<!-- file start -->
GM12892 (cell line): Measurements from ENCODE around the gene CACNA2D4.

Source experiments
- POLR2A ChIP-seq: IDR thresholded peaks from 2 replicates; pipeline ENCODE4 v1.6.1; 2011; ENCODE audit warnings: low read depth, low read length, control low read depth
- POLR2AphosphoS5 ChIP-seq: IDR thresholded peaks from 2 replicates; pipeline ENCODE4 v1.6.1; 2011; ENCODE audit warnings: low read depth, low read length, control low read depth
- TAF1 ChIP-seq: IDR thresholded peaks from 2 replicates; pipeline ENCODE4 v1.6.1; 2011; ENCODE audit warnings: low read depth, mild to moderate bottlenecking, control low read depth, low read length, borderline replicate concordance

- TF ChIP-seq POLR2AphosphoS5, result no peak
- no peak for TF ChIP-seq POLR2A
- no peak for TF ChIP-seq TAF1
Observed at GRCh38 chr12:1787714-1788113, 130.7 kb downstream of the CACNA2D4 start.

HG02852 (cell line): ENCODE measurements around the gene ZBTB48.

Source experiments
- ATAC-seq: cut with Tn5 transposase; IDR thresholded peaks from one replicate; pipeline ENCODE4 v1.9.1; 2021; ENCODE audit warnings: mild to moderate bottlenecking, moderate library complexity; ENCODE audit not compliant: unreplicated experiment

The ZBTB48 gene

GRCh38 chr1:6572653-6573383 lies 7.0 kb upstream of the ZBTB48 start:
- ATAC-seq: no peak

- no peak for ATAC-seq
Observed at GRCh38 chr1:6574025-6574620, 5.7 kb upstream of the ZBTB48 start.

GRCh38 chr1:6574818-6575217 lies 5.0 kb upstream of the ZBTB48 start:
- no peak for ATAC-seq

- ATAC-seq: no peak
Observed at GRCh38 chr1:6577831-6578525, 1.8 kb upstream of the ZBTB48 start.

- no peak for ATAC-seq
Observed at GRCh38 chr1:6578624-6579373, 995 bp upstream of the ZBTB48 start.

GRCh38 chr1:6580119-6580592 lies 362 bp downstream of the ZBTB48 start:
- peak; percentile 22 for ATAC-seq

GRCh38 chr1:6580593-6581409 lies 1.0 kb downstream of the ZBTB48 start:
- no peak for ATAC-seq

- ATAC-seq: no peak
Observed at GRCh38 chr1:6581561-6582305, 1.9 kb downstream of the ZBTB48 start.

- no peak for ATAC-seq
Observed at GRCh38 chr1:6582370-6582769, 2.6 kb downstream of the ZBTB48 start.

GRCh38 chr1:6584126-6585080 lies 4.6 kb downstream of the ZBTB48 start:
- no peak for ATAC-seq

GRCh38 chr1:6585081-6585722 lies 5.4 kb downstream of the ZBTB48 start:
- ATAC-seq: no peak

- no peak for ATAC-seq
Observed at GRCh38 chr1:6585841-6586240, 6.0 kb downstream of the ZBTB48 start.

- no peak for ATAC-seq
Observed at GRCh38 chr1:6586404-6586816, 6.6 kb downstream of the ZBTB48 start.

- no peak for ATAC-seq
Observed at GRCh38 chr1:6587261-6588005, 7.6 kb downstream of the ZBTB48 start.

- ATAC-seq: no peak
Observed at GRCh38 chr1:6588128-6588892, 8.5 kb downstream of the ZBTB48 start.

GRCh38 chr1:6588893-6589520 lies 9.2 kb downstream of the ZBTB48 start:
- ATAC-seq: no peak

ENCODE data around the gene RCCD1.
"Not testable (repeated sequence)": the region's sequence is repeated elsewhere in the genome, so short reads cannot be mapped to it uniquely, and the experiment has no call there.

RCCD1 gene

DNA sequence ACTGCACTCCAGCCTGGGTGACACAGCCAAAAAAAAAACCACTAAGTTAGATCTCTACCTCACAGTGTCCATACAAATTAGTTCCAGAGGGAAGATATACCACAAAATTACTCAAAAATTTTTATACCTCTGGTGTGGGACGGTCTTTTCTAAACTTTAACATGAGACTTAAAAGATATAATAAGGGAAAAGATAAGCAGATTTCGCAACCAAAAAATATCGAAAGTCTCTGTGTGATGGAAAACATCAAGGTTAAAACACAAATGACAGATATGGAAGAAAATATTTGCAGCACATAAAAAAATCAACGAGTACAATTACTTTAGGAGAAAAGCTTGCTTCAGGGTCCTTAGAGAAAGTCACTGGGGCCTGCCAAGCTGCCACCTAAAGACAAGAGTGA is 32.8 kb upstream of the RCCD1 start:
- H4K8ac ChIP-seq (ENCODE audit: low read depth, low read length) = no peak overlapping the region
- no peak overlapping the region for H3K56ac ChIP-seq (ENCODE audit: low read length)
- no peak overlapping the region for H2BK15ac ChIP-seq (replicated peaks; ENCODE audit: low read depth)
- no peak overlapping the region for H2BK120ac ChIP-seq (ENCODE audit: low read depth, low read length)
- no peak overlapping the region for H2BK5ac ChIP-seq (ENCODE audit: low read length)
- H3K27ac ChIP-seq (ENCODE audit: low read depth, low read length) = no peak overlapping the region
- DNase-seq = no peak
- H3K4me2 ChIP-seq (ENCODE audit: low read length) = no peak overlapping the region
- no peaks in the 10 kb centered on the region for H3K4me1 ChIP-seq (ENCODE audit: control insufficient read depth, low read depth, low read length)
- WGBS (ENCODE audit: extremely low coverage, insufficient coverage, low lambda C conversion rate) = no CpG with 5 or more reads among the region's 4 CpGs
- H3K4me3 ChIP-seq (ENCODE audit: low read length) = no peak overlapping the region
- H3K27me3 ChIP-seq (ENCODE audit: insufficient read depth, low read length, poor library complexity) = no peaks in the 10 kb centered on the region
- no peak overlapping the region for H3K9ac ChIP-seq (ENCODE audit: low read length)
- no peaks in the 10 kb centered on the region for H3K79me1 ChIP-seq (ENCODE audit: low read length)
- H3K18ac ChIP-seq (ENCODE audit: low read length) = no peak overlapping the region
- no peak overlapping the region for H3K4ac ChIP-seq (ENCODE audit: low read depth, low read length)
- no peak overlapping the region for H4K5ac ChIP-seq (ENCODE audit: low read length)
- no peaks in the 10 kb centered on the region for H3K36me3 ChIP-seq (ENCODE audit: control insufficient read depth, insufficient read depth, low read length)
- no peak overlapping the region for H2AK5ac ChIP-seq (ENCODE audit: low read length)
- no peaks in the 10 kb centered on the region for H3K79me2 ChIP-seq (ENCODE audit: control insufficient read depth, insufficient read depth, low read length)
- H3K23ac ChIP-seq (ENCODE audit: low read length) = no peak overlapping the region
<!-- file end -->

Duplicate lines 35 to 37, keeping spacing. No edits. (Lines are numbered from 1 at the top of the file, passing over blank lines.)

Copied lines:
- ATAC-seq: no peak

- no peak for ATAC-seq
Observed at GRCh38 chr1:6585841-6586240, 6.0 kb downstream of the ZBTB48 start.